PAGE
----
>
    > >> test.cpp:5: error: 'TestClass::a' cannot appear in a constant-expression

    >
    > > I can't see where's the problem here. TestClass::a is declared as being
    > > constant and so is TestClass::b. I know that another possible way (that
    > > also g++-4.1.1 accepts) is to initialize the values outside the class
    > > definition:

    >
    > > class TestClass
    > > {
    > > public:
    > > static const double a;
    > > static const double b;
    > > };

    >
    > > const double TestClass::a = 12.5;
    > > const double TestClass::b = 2 * TestClass::a;

    >
    > > However, I shouldn't put the last two lines into a header file if it is
    > > included by more than one .cpp implementation files if the resulting object

    >
    > you need to place them in a cxx file.
    >
    > > files are supposed to be linked afterwards, since there will be multiple
    > > initializations then, no matter if they are the same or not. Putting the
    > > initialization into one specific implementation file, everything will work,
    > > but I would like to have the initialization within the header file.

    >
    > > Anyhow, I'm most interested in an explanation of the reason why g++-4.1.1 is
    > > telling me why TestClass::a can't appear in a constant-expression.

    >
    > > Best regards,

    >
    > > Alex

    >
    > --
    > Thanks
    > Barry- Hide quoted text -
    >
    > - Show quoted text -


    I think Barry meant to say only integral types CAN be initialized
    inside a class declaration. This includes char, short, int, long int,
    long long and enum types. It does _NOT_ include float, double or long
    double.
     
    blangela, Sep 6, 2007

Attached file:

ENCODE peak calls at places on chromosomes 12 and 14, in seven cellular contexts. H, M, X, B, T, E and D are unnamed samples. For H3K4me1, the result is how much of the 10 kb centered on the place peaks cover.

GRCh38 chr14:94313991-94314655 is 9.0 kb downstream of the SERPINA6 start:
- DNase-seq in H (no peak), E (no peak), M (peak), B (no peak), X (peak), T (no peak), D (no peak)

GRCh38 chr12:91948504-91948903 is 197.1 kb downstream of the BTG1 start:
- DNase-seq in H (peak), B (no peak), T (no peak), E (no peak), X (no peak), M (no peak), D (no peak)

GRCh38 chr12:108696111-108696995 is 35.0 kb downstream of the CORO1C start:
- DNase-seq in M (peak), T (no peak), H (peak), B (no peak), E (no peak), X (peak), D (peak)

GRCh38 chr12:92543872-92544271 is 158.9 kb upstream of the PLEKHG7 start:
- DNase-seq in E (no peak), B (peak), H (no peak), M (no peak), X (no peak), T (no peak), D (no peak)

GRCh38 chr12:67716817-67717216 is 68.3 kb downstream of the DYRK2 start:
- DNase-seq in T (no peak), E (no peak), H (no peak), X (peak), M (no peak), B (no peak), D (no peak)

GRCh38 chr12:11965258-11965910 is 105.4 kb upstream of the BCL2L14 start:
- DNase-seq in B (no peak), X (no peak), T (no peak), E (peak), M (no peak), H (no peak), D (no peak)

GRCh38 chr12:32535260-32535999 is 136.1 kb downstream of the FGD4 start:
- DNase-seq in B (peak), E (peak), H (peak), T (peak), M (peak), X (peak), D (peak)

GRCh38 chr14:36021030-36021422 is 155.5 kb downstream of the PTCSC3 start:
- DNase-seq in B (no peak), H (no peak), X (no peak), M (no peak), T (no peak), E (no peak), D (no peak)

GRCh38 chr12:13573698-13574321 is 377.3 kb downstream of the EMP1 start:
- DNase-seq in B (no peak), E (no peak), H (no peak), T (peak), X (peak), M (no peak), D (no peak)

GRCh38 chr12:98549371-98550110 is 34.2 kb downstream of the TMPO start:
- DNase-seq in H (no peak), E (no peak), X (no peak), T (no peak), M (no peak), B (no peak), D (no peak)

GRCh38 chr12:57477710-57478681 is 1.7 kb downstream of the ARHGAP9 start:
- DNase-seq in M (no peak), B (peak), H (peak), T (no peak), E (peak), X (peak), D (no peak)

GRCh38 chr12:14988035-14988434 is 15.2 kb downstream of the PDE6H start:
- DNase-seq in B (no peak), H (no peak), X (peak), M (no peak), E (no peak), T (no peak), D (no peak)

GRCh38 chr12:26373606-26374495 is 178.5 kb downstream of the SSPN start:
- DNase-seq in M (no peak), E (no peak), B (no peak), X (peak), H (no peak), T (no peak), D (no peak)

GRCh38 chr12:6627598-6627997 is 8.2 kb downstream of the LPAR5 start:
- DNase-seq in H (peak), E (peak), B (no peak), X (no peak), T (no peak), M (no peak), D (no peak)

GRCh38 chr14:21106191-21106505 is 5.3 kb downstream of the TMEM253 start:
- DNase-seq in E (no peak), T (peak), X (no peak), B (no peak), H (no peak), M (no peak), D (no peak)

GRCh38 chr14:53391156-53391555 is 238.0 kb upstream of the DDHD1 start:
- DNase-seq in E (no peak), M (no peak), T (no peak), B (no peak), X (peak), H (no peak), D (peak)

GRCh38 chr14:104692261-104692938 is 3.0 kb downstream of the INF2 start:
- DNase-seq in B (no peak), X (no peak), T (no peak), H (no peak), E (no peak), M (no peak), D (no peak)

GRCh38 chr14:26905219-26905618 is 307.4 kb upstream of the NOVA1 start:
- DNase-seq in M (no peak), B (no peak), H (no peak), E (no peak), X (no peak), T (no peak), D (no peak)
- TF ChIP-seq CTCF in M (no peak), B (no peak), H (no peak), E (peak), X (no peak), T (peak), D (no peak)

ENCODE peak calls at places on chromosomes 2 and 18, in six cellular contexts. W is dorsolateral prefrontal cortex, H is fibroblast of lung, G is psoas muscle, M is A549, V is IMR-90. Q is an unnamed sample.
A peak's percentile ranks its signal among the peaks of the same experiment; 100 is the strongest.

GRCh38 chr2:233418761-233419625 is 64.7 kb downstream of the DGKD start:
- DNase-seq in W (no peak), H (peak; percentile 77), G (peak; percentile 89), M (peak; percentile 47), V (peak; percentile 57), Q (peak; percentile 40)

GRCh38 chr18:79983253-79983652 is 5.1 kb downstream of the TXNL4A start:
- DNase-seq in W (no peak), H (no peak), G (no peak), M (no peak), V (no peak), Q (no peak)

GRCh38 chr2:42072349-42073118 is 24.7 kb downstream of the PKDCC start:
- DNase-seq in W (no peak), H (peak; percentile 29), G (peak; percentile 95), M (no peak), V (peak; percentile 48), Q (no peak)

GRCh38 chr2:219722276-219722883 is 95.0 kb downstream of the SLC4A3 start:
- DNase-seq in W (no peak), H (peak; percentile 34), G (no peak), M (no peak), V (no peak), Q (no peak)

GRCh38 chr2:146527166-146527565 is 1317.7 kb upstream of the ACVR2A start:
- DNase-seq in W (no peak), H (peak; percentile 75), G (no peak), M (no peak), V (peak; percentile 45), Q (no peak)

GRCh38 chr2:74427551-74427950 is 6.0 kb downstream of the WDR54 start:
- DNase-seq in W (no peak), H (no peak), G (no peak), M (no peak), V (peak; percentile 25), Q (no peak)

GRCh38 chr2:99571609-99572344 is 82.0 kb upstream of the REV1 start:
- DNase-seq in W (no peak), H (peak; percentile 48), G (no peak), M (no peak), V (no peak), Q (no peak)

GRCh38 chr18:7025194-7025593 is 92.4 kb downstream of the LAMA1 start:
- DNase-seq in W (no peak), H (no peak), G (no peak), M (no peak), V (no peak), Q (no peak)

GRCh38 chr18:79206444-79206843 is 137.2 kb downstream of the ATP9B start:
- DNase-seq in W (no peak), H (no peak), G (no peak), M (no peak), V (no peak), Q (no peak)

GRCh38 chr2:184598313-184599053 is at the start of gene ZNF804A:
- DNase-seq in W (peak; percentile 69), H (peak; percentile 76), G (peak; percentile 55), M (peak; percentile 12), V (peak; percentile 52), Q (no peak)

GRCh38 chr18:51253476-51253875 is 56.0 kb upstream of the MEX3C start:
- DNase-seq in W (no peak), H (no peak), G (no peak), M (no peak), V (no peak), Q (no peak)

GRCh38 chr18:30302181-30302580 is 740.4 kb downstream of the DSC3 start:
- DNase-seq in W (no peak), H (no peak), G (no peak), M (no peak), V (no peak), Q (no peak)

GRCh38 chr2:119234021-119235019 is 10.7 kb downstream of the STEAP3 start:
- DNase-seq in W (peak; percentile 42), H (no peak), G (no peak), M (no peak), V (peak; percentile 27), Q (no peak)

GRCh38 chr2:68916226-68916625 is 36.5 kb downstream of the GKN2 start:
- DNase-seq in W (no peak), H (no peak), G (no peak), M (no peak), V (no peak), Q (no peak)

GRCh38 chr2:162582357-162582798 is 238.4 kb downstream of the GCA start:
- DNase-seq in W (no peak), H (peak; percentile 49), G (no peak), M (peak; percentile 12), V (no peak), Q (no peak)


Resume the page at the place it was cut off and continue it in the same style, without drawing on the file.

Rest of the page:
#3
  4. Alexander Hans

    Barry Guest

    blangela wrote:
    > On Sep 6, 7:53 am, Barry <> wrote:
    >> Alexander Hans wrote:
    >>> Hi,
    >>> what's the usual way in C++ to define a static constant class member?
    >>> Consider the following example:
    >>> class TestClass
    >>> {
    >>> public:
    >>> static const double a = 12.5;
    >>> static const double b = 2 * a;

    >> only integral type can't be initialized inside of class declaration.
    >>
    >>
    >>
    >>
    >>
    >>> };
    >>> While g++-3.2 is totally fine with this, g++-4.1.1 gives an error:
    >>>> test.cpp:5: error: 'TestClass::a' cannot appear in a constant-expression
    >>> I can't see where's the problem here. TestClass::a is declared as being
    >>> constant and so is TestClass::b. I know that another possible way (that
    >>> also g++-4.1.1 accepts) is to initialize the values outside the class
    >>> definition:
    >>> class TestClass
    >>> {
    >>> public:
    >>> static const double a;
    >>> static const double b;
    >>> };
    >>> const double TestClass::a = 12.5;
    >>> const double TestClass::b = 2 * TestClass::a;
    >>> However, I shouldn't put the last two lines into a header file if it is
    >>> included by more than one .cpp implementation files if the resulting object

    >> you need to place them in a cxx file.
    >>
    >>> files are supposed to be linked afterwards, since there will be multiple
    >>> initializations then, no matter if they are the same or not. Putting the
    >>> initialization into one specific implementation file, everything will work,
    >>> but I would like to have the initialization within the header file.
    >>> Anyhow, I'm most interested in an explanation of the reason why g++-4.1.1 is
    >>> telling me why TestClass::a can't appear in a constant-expression.
    >>> Best regards,
    >>> Alex

    >> --
    >> Thanks
    >> Barry- Hide quoted text -
    >>
    >> - Show quoted text -

    >
    > I think Barry meant to say only integral types CAN be initialized
    > inside a class declaration. This includes char, short, int, long int,
    > long long and enum types. It does _NOT_ include float, double or long
    > double.
    >


    Yep,
    sorry, kind of merge "you can't ...", "..." together. :)

    --
    Thanks
    Barry
     
    Barry, Sep 7, 2007
    #4